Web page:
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‘I definitely wear it with pride’: Scheurwater representing Saskatchewan in MLB

Umpire Stu Scheurwater speaking to China's team manager, Dean Treanor at World Baseball Classic.
Credit: Canadian Press

Written by: Matt Johnson for Sask Sport

Stu Scheurwater remembers Dec. 21, 2017 vividly.

He was spending his lunch break with his parents, hanging out at their house in his hometown of Regina. A minor league umpire, Scheurwater was keeping busy in his offseason, helping out his father Doug with some work for his electrical contracting business. As an ump, Scheurwater was always advised to have a backup plan — his trade of choice was electrical, just like his father, and he was in the midst of becoming a journeyman electrician.

It was on that afternoon, surrounded by both his mom and dad, that he received a call from Joe Torre, long-time New York Yankees manager and now MLB executive vice president of baseball operations, and Mike McKendry, MLB vice president of umpire operations, that forever changed his life.

After 11 years in the minor leagues, Scheurwater was told he would become one of 76 full-time umpires in the MLB.

“To have them experience that call — a life changing call for me, was pretty cool,” said Scheurwater.

Those 11 years weren’t easy. After beginning his foray into professional baseball in 2007, he did his fair share of hopping around — Gulf Coast League, the Arizona League, the Northwest League, the South Atlantic League, the Carolina League, the Arizona Instructional League, the Texas League, the Pacific Coast League and Arizona Fall League.

The long nights in league-rented minivans. The 15-hour drives from Springfield, Missouri to Corpus Christi, Texas with crew members trading off roles behind the wheel, guiding through highways in the middle of the night in order to get to their game on time the next day. Those are days and nights Scheurwater is certainly happy he’s done with.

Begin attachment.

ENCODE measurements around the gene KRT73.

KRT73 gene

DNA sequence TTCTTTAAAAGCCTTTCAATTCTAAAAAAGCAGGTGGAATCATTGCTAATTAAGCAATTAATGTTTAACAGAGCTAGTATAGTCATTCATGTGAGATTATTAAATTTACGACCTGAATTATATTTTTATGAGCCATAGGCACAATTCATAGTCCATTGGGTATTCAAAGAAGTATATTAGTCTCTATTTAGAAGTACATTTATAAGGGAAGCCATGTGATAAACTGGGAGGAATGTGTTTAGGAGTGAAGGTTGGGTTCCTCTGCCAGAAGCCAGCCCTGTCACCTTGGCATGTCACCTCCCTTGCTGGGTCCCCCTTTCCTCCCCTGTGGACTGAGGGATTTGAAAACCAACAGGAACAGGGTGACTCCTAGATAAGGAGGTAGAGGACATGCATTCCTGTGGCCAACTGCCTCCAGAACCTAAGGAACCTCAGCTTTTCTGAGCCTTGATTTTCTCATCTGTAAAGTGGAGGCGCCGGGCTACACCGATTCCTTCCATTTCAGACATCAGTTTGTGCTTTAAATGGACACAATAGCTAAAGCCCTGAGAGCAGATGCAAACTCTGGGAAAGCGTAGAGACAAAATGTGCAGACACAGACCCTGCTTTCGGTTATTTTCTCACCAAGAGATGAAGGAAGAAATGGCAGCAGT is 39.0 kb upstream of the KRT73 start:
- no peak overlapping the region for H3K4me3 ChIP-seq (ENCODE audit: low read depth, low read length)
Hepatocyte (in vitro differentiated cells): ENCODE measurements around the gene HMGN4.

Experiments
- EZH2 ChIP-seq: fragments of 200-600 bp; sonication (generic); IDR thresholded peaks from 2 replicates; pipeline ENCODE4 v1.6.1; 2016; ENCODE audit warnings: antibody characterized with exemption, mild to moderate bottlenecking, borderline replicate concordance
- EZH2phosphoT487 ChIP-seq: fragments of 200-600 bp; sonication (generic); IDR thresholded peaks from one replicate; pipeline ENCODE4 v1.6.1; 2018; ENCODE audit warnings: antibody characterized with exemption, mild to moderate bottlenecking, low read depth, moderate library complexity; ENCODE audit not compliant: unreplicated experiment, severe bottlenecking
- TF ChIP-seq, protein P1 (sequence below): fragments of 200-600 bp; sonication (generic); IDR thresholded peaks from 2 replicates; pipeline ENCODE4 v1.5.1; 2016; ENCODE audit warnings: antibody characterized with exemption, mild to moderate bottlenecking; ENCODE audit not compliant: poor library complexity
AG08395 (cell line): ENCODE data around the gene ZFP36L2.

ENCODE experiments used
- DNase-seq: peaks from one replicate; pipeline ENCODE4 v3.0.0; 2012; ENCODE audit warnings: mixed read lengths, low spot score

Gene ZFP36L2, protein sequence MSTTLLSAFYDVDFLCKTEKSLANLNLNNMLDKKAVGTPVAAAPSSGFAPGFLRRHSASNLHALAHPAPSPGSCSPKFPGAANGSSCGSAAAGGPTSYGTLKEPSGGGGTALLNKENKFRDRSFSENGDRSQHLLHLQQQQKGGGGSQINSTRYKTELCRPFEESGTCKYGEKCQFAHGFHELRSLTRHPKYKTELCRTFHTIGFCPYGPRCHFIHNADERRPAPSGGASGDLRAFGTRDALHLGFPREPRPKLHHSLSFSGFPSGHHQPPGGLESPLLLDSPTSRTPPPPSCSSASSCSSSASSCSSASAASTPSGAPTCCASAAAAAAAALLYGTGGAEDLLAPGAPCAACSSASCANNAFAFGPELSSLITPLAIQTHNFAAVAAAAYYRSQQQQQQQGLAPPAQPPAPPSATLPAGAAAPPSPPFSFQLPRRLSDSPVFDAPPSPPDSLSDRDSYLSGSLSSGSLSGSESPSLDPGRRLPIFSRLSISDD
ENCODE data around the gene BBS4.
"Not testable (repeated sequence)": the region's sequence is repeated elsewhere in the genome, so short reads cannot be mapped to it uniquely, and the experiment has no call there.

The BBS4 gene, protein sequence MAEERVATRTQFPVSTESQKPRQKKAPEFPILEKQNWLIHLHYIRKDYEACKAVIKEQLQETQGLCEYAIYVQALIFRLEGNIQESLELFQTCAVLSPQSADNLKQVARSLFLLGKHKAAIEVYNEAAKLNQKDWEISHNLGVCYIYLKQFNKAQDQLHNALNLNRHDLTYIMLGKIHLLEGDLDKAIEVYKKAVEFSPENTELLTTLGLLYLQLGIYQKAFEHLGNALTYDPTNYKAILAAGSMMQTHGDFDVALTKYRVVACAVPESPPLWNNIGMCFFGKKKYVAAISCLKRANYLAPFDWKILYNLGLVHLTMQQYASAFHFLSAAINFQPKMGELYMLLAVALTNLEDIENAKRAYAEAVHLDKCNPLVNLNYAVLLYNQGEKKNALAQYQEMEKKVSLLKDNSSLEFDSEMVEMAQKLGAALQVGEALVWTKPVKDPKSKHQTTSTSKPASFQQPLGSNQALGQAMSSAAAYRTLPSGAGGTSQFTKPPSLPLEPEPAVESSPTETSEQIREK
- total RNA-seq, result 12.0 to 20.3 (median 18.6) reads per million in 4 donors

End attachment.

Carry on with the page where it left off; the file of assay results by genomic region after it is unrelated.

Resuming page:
“Every day of the year was a grind,” said Scheurwater.

For the last six of those 11 seasons, he had the taste of the MLB. The bright lights of big league ballparks, the jam-packed bleachers. Yet those years were arguably the most difficult. Walking on eggshells, every game was an audition. An opportunity to show he belonged.

“You didn’t want to ever screw up. That could be the end of your journey,” said Scheurwater.

With only 76 full-time positions, opportunities were not plentiful. Typically, one position would make itself available each offseason, and usually only thanks to a retirement. Despite this, and his backup plan, Scheurwater was committed. It was a dream he needed to see through.

“Every day you walk on that field, it’s still something else, man. It’s something that I’m definitely fortunate enough to get the opportunity to do — to be an umpire as my career. There’s no doubt about it.”

Stu Scheurwater

“You just have to give it your all and just keep grinding until your name is called. Fortunately, mine was,” said Scheurwater.

After taking that call on a Thursday afternoon, he drove across the city and broke the news to his wife Daniella. With the promotion figuring to soon break on social media, he wanted to deliver the news face-to-face, before hearing it through Twitter — a memory Scheurwater acknowledges is still certainly a vivid one.